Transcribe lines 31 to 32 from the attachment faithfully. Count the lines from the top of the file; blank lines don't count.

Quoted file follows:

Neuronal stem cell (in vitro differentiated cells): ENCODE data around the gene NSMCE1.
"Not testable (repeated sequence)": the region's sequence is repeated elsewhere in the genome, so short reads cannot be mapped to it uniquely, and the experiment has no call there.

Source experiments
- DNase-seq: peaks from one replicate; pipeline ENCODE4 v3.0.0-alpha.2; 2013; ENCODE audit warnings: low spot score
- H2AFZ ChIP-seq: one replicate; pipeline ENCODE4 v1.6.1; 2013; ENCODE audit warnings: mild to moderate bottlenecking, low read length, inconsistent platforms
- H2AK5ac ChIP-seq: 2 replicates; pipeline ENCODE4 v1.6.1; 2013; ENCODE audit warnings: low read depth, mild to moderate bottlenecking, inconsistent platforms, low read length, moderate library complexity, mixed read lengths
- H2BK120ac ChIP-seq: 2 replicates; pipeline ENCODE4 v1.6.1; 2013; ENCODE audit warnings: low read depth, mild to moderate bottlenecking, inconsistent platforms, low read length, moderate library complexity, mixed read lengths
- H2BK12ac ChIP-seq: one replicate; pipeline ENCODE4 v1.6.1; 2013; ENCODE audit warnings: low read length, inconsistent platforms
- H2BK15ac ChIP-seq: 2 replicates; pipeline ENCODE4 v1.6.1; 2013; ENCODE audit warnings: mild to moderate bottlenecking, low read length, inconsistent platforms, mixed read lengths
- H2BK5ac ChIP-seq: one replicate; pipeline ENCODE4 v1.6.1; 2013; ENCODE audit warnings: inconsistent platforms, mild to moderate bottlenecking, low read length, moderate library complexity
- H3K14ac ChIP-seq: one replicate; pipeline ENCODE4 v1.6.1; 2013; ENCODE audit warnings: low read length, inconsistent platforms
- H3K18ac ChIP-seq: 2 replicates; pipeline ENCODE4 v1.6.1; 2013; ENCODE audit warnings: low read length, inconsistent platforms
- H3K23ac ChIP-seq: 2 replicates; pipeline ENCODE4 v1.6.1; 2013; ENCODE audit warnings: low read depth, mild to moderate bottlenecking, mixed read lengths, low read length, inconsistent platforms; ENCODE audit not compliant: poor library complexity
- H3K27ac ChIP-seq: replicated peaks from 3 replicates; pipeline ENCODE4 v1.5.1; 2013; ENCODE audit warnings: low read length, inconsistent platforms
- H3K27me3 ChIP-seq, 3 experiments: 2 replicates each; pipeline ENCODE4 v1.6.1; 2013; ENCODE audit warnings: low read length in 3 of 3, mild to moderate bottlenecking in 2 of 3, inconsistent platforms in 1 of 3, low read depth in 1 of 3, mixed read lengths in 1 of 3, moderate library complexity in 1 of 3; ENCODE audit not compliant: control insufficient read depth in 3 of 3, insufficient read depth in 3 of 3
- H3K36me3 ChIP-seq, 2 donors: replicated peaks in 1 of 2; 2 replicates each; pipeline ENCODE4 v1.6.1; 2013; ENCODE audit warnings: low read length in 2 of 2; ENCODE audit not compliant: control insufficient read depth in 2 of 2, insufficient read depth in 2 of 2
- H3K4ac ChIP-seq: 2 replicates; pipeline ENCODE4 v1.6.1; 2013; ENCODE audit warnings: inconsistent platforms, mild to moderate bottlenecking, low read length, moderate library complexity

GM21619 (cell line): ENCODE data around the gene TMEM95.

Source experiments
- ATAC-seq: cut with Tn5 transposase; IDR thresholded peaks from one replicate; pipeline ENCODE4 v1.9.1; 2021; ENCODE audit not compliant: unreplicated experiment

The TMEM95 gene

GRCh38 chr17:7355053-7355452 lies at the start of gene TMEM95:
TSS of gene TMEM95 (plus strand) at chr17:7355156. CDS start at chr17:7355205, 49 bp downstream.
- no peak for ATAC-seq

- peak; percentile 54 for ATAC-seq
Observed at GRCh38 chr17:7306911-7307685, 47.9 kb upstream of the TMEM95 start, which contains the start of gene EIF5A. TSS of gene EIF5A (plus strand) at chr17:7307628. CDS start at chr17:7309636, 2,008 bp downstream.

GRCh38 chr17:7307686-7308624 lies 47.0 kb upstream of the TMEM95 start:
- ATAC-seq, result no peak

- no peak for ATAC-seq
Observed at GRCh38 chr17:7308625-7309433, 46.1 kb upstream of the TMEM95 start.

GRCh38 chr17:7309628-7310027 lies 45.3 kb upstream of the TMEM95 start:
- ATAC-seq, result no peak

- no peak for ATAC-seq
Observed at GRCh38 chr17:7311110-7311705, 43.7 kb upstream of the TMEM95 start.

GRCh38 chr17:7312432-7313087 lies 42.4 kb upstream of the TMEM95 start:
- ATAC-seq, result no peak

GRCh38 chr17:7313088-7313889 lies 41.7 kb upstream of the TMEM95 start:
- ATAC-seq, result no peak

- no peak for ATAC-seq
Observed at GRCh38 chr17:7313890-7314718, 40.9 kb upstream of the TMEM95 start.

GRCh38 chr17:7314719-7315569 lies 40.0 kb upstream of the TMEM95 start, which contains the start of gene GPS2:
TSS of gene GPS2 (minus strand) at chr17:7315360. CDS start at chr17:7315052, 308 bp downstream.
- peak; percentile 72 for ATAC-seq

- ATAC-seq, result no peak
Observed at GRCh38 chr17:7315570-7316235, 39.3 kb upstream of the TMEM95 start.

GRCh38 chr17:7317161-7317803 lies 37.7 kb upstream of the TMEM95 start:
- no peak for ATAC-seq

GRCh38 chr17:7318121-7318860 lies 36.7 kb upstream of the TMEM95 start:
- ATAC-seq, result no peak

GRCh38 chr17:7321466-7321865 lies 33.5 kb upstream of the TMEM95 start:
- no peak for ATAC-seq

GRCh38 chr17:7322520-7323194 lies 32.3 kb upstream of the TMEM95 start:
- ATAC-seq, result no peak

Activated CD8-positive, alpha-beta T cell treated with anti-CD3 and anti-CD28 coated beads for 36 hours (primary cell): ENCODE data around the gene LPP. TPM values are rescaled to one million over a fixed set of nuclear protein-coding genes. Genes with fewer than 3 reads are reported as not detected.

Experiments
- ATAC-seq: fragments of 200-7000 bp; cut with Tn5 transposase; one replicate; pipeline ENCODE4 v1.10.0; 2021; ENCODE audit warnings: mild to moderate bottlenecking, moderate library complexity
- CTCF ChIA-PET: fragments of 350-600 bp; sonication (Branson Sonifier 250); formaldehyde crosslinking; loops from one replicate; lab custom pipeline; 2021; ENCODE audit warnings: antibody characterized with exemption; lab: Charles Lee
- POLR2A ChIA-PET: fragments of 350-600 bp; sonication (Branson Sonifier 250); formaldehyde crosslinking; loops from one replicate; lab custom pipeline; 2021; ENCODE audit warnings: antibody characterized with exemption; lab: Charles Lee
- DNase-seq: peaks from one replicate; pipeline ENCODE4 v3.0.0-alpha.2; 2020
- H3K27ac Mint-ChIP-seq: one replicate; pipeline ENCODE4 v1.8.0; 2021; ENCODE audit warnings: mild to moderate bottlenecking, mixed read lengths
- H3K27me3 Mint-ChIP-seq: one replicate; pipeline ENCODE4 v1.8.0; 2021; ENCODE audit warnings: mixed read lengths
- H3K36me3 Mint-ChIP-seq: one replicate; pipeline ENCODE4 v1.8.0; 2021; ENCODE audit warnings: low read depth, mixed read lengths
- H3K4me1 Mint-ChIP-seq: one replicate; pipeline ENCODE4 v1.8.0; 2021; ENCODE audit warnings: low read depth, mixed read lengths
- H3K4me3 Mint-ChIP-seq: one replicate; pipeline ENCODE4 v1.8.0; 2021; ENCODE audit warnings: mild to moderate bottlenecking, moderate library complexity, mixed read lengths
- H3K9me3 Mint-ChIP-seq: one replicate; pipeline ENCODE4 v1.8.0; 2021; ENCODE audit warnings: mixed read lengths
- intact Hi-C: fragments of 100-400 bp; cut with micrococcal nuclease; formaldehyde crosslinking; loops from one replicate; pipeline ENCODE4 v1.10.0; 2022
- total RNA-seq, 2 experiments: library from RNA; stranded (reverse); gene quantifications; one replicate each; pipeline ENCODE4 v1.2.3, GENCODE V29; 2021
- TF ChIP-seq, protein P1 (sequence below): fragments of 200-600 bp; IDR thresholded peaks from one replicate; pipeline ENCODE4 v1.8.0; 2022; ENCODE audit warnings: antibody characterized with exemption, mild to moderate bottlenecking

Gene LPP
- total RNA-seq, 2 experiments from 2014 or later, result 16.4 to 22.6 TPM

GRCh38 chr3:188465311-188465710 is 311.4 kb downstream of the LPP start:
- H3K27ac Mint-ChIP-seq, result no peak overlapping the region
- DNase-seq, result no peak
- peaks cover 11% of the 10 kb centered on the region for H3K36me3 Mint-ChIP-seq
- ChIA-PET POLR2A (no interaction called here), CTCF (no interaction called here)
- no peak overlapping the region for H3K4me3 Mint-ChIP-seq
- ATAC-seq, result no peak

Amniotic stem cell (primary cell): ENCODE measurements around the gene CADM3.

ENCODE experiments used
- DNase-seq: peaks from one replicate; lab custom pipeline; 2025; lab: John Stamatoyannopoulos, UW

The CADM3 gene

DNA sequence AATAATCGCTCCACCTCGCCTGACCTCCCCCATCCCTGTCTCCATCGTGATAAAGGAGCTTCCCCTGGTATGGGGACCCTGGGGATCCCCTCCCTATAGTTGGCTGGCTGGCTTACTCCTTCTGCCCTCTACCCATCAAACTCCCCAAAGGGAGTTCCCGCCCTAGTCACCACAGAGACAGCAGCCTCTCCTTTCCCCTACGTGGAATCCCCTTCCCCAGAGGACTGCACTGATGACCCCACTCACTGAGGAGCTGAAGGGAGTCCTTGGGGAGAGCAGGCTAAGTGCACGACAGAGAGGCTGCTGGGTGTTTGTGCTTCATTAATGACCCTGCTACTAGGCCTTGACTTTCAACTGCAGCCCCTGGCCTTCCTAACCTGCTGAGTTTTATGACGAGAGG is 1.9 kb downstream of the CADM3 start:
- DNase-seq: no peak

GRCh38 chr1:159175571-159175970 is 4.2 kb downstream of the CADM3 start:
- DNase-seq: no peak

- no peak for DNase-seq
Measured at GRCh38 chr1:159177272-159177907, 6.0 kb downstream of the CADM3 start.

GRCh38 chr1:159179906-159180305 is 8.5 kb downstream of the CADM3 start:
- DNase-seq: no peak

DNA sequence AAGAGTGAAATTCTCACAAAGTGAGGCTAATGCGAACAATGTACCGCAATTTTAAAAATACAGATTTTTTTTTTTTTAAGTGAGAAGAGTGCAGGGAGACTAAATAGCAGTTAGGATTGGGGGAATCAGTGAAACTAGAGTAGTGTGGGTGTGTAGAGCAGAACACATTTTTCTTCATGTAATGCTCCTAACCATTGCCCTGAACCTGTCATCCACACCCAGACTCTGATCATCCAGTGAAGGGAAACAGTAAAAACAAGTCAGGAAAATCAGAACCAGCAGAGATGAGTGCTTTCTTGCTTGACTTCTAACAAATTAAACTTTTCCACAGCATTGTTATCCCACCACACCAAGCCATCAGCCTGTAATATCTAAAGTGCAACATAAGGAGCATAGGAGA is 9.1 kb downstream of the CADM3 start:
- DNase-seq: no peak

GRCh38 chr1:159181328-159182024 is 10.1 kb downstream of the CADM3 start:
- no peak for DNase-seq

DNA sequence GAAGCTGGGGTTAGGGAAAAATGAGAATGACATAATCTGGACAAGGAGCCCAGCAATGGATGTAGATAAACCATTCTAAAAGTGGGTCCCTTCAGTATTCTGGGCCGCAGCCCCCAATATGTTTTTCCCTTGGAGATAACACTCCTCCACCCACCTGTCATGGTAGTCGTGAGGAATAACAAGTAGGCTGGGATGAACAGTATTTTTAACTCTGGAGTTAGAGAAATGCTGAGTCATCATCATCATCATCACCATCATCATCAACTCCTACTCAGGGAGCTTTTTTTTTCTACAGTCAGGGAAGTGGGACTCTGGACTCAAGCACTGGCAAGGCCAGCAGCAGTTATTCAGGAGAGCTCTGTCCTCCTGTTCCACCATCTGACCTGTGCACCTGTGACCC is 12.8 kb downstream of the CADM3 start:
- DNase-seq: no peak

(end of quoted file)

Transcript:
GRCh38 chr17:7309628-7310027 lies 45.3 kb upstream of the TMEM95 start:
- ATAC-seq, result no peak